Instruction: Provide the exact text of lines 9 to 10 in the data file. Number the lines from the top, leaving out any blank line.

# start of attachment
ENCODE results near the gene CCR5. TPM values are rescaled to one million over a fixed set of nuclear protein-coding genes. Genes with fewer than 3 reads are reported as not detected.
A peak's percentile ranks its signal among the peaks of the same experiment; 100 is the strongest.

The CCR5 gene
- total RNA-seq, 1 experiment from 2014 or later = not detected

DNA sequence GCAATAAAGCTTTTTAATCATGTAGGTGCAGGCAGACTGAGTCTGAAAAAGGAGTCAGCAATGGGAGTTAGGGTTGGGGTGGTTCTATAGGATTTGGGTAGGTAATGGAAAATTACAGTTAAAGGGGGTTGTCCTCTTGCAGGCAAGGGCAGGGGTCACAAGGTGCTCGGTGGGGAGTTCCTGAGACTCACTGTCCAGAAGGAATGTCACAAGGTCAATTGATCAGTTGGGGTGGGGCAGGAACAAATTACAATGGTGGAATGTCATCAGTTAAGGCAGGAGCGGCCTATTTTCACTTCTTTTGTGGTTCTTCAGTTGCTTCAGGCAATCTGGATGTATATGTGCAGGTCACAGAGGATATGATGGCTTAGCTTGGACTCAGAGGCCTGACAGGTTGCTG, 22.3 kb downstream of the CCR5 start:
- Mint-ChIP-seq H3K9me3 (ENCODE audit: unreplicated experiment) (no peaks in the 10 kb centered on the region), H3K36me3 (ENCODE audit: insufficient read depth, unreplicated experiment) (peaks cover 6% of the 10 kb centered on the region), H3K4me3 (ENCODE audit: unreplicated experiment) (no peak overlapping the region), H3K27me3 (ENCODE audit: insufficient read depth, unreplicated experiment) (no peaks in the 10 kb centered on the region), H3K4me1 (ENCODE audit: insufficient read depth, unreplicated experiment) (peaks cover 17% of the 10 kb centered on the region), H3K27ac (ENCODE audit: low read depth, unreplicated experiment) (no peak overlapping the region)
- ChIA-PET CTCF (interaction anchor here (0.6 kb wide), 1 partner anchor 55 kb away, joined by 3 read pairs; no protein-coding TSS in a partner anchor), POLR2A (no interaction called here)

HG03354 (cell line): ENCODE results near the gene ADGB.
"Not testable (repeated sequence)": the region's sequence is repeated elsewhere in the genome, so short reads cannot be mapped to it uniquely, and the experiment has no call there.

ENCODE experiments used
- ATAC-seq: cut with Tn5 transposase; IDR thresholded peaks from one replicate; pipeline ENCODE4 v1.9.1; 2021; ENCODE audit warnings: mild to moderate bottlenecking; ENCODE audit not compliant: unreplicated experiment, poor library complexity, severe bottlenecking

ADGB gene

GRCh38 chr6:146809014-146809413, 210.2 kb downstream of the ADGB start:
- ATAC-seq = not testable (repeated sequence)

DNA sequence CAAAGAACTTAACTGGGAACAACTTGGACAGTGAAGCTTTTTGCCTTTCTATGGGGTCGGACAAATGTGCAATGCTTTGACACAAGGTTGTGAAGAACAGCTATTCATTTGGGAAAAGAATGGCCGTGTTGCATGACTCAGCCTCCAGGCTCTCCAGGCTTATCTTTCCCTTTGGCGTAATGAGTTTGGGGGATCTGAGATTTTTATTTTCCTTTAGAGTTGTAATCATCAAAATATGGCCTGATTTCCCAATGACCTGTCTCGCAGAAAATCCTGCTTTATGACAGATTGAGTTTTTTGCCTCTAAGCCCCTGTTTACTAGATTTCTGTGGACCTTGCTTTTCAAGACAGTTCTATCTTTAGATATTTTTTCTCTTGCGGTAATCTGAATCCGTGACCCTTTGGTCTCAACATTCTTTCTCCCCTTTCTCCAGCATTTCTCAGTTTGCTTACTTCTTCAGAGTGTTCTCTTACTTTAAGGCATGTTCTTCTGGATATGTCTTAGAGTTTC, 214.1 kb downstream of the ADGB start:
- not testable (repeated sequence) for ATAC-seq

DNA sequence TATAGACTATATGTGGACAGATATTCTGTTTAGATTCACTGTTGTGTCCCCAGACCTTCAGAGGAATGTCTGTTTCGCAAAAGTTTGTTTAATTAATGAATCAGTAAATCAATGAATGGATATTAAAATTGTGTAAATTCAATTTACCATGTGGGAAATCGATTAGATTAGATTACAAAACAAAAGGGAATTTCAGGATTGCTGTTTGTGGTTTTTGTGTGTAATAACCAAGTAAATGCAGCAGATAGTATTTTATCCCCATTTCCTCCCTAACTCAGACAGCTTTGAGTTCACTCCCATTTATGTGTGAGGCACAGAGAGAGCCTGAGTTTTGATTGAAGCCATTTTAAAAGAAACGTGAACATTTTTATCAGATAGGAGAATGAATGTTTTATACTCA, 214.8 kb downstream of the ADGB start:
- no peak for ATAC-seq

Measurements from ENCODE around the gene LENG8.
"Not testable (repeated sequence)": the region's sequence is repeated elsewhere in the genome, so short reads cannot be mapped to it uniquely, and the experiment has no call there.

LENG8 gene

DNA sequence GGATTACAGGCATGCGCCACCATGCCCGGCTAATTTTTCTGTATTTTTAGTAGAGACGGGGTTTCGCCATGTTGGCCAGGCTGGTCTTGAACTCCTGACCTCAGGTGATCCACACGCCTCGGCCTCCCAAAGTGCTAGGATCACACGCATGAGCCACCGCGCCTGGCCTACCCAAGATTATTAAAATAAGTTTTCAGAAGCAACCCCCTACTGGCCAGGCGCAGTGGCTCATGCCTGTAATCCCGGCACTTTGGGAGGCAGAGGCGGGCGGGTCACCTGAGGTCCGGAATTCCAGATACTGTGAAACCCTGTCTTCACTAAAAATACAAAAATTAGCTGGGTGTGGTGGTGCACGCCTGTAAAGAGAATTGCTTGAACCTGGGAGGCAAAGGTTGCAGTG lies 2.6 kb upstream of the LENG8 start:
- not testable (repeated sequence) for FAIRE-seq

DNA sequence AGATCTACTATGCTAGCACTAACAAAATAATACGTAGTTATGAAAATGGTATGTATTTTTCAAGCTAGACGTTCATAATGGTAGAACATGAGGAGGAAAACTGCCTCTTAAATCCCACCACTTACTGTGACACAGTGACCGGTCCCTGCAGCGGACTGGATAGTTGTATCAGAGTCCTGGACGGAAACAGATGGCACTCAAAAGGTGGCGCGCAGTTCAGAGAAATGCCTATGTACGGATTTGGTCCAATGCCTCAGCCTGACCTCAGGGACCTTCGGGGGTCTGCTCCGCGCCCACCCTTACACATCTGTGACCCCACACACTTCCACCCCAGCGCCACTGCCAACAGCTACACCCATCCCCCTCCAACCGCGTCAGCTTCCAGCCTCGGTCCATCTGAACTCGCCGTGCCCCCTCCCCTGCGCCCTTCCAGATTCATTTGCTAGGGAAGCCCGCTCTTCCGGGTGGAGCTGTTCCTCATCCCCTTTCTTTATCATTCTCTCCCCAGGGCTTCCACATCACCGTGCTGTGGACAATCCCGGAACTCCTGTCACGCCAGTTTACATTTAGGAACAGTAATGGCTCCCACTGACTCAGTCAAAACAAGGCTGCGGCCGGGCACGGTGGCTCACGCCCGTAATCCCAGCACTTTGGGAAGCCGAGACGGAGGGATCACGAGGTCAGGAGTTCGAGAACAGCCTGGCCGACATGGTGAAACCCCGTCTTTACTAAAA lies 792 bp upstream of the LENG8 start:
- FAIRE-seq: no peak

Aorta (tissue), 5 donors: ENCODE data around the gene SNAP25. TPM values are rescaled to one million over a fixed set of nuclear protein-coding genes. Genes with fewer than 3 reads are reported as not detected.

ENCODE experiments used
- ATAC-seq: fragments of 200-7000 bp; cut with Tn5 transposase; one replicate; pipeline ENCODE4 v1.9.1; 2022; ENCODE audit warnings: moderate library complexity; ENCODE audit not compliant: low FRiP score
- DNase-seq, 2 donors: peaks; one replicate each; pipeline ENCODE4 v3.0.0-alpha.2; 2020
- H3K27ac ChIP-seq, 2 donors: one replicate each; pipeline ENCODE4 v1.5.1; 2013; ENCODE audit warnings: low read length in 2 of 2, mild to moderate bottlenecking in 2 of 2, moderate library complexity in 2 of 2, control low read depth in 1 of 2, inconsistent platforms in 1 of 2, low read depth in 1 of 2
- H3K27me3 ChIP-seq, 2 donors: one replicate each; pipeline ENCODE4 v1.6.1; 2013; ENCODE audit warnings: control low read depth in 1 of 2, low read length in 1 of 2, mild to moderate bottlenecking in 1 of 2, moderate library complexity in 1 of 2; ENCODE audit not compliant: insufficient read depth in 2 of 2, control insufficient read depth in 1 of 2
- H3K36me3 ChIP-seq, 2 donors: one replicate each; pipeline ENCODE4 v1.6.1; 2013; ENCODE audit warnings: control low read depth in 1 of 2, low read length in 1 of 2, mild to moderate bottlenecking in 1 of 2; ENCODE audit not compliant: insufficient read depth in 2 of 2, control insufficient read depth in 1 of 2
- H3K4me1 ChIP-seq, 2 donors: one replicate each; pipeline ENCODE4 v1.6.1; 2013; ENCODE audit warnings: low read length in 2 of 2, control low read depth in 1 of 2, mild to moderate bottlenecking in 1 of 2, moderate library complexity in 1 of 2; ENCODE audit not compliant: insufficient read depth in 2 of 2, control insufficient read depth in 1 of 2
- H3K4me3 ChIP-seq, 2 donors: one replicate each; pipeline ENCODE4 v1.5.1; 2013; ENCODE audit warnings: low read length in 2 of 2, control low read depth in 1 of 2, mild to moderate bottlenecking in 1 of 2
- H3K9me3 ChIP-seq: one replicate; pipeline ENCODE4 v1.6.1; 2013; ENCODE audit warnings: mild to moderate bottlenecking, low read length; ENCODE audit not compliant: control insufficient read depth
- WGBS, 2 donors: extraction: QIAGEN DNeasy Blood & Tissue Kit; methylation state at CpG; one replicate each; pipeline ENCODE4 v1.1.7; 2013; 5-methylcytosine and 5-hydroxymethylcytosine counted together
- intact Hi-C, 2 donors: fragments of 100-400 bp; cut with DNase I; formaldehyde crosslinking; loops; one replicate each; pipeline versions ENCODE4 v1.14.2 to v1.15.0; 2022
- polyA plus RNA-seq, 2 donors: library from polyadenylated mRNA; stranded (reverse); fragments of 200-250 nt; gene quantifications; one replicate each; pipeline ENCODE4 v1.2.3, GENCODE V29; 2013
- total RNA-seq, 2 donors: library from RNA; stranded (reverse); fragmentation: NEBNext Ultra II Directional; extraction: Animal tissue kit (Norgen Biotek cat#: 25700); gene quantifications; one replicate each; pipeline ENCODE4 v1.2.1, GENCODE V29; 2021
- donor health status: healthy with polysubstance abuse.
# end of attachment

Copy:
"Not testable (repeated sequence)": the region's sequence is repeated elsewhere in the genome, so short reads cannot be mapped to it uniquely, and the experiment has no call there.

ENCODE experiments used